A start-up is offering to deliver vertically-farmed vegetables to Londoners homes within 24 hours of harvesting in a first for the capital.
Crate to Plate, founded by former banker and scion of the supermarket dynasty, Sebastien Sainsbury, currently grows all its leafy greens inside three giant shipping containers on the Isle of Dogs.
The type of indoor farming the start-up uses has been tipped as the future of food production, and investors have spotted the trend.
The company, launched in London earlier this year, grows salad and herbs using hydroponics - which means seeds are grown year-round on vertical and horizontal racks without any soil or pesticides. The amount of water, light and “specially mixed” nutrients each kale or basil plant receives is carefully controlled.
The process uses around 95% less water than traditional farming, in a tiny space. In recent film A Life on Our Planet, David Attenborough recently warned of the critical importance of moving away from exhaustive farming practices to innovative solutions.
At the height of the November lockdown the team - which includes agriculture MA students - branched out into high-end “leafy veg box” deliveries spanning Zones 1-3. Each delivery is made on electric vehicle.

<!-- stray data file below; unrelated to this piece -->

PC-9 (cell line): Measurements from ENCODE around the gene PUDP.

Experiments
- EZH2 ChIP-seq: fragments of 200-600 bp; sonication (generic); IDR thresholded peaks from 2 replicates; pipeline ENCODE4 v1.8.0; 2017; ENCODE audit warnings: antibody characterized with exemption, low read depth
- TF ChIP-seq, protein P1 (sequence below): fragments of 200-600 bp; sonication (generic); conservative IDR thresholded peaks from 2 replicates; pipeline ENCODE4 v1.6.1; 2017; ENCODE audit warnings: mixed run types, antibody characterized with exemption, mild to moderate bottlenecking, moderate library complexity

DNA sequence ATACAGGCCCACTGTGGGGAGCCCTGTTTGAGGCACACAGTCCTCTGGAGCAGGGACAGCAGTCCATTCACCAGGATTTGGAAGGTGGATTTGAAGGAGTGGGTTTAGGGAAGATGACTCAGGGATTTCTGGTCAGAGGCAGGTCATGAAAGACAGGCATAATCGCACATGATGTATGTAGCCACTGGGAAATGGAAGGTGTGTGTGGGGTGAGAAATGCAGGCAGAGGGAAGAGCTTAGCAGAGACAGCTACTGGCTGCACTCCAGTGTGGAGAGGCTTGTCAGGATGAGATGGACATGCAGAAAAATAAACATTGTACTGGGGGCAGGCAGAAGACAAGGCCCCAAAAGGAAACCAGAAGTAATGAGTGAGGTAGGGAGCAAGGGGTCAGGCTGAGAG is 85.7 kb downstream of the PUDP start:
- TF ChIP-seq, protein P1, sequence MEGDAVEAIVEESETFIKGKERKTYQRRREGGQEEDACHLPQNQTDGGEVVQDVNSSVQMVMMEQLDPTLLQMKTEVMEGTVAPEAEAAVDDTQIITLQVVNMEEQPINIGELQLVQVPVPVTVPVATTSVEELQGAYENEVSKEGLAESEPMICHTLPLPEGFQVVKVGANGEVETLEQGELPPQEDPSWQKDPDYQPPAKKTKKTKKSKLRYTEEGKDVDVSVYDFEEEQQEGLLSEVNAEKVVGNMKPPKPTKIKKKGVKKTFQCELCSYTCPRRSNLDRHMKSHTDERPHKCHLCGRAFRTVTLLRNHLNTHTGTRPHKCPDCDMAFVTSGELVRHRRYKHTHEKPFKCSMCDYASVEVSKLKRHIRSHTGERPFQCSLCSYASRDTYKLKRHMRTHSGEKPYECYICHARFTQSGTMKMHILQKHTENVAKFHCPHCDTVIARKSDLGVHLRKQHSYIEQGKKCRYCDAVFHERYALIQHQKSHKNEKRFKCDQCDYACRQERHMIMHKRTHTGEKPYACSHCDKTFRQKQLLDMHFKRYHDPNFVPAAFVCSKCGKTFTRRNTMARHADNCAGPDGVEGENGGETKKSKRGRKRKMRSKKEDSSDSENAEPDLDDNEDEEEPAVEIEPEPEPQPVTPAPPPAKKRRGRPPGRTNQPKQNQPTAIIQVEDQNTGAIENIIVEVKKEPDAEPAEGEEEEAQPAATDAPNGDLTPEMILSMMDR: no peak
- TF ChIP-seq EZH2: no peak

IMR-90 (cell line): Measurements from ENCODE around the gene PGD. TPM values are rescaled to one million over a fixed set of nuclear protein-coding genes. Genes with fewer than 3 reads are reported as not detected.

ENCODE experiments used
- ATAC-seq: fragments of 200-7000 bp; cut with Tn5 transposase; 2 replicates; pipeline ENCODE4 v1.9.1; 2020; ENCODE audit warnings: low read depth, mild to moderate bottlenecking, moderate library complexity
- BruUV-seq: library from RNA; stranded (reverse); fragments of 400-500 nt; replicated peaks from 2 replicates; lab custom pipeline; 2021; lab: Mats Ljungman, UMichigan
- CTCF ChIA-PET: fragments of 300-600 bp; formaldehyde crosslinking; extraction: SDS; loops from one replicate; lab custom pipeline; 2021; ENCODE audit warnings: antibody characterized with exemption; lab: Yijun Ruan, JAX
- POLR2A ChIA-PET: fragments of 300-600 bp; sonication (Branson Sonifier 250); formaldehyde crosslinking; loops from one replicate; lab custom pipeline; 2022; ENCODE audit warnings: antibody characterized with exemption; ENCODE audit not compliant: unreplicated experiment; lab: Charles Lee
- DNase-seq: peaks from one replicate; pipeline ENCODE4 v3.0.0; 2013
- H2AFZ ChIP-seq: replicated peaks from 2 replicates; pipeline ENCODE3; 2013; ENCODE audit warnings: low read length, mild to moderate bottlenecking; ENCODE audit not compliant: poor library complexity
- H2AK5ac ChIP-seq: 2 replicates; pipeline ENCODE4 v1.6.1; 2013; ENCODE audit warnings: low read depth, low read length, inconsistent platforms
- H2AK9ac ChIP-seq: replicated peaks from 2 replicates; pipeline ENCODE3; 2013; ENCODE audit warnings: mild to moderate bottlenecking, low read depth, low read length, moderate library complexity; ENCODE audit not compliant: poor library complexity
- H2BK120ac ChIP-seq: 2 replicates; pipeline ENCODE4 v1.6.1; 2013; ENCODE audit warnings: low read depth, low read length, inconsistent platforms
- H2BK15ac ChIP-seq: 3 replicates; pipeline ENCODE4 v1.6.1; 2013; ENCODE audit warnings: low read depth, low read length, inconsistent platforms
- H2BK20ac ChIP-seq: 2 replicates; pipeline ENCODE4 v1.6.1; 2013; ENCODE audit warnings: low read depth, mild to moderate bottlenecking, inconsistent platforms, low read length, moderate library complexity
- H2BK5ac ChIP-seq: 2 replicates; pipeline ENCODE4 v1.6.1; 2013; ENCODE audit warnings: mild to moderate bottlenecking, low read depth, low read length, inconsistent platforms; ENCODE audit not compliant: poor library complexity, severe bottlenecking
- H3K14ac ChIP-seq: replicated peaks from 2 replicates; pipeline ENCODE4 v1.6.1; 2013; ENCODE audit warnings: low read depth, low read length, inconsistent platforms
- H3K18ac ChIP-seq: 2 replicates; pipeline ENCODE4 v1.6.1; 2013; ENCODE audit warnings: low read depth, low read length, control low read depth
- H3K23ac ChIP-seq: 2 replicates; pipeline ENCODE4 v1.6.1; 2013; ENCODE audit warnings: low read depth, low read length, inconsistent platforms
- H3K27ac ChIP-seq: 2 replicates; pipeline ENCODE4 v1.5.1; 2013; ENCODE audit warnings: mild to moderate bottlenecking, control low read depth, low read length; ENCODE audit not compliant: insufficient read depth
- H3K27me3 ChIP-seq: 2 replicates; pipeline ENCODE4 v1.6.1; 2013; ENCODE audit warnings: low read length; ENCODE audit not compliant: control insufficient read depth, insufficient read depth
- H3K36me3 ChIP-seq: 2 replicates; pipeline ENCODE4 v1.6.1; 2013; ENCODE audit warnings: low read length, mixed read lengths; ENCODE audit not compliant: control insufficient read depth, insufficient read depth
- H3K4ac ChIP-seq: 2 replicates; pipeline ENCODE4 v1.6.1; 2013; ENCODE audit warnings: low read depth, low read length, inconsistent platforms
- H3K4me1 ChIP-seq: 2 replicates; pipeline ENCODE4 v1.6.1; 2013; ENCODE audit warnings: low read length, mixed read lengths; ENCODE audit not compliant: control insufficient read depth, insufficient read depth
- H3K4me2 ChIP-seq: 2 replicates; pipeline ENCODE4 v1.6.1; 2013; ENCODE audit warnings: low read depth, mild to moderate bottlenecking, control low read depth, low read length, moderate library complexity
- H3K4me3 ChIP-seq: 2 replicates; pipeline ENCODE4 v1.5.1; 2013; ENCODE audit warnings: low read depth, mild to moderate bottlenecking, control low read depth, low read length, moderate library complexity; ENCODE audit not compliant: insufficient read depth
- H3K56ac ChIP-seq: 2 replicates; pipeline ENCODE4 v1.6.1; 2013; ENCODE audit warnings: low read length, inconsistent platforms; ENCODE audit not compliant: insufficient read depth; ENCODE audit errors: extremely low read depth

A £15 variety “farm to table” box will buy you 3 lettuce varieties, 3 bags of other leafy greens and 4 herbs - all harvested within 24-hours of arriving at your door.
Crate To Plate is now planning to expand around the capital. A second site is opening in Elephant & Castle in the new year, and the firms aims to have up to 15 “farms” by 2021. Each will produce up to six tonnes of fresh food per year.
Sainsbury, who previously founded the Hush Restaurant and organic baby food company Goodness Gracious, told the Standard he began exploring the business idea in 2015, after visiting a hydroponic farmer in Canada.
“I’m all about food wastage. One of the reasons I set up this business is for the environmental sustainability element of it.
“Now technology has enabled us to move from growing on one row [as on the Canadian farm] to growing both vertically and horizontally,” he said.
Of the veg boxes, he said: “I did a bit of research and Londoners’ searches for ‘where does my food come from?’ increased by 40% in the pandemic.